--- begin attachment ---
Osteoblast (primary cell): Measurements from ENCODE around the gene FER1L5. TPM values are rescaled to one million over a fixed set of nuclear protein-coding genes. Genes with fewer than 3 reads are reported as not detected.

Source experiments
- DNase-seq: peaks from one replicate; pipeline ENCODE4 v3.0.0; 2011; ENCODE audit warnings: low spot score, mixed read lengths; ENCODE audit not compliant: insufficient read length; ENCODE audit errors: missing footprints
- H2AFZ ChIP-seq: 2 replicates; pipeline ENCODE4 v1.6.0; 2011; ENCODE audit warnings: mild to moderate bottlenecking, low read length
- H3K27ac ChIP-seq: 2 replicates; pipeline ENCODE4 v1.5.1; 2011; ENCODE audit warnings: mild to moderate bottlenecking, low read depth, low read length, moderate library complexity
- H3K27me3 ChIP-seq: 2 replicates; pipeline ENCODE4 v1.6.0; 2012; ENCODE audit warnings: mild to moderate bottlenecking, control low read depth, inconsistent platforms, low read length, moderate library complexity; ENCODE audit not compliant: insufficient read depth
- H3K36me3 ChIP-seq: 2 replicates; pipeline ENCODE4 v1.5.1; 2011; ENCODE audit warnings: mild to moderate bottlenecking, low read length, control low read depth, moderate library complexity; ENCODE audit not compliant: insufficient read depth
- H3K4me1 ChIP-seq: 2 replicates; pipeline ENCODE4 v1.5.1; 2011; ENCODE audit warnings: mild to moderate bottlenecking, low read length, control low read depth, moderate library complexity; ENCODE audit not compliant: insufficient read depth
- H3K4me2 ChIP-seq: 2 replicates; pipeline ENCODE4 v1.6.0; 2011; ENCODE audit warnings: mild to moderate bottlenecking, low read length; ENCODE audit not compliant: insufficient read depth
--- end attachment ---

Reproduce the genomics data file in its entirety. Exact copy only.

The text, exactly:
Osteoblast (primary cell): Measurements from ENCODE around the gene FER1L5. TPM values are rescaled to one million over a fixed set of nuclear protein-coding genes. Genes with fewer than 3 reads are reported as not detected.

Source experiments
- DNase-seq: peaks from one replicate; pipeline ENCODE4 v3.0.0; 2011; ENCODE audit warnings: low spot score, mixed read lengths; ENCODE audit not compliant: insufficient read length; ENCODE audit errors: missing footprints
- H2AFZ ChIP-seq: 2 replicates; pipeline ENCODE4 v1.6.0; 2011; ENCODE audit warnings: mild to moderate bottlenecking, low read length
- H3K27ac ChIP-seq: 2 replicates; pipeline ENCODE4 v1.5.1; 2011; ENCODE audit warnings: mild to moderate bottlenecking, low read depth, low read length, moderate library complexity
- H3K27me3 ChIP-seq: 2 replicates; pipeline ENCODE4 v1.6.0; 2012; ENCODE audit warnings: mild to moderate bottlenecking, control low read depth, inconsistent platforms, low read length, moderate library complexity; ENCODE audit not compliant: insufficient read depth
- H3K36me3 ChIP-seq: 2 replicates; pipeline ENCODE4 v1.5.1; 2011; ENCODE audit warnings: mild to moderate bottlenecking, low read length, control low read depth, moderate library complexity; ENCODE audit not compliant: insufficient read depth
- H3K4me1 ChIP-seq: 2 replicates; pipeline ENCODE4 v1.5.1; 2011; ENCODE audit warnings: mild to moderate bottlenecking, low read length, control low read depth, moderate library complexity; ENCODE audit not compliant: insufficient read depth
- H3K4me2 ChIP-seq: 2 replicates; pipeline ENCODE4 v1.6.0; 2011; ENCODE audit warnings: mild to moderate bottlenecking, low read length; ENCODE audit not compliant: insufficient read depth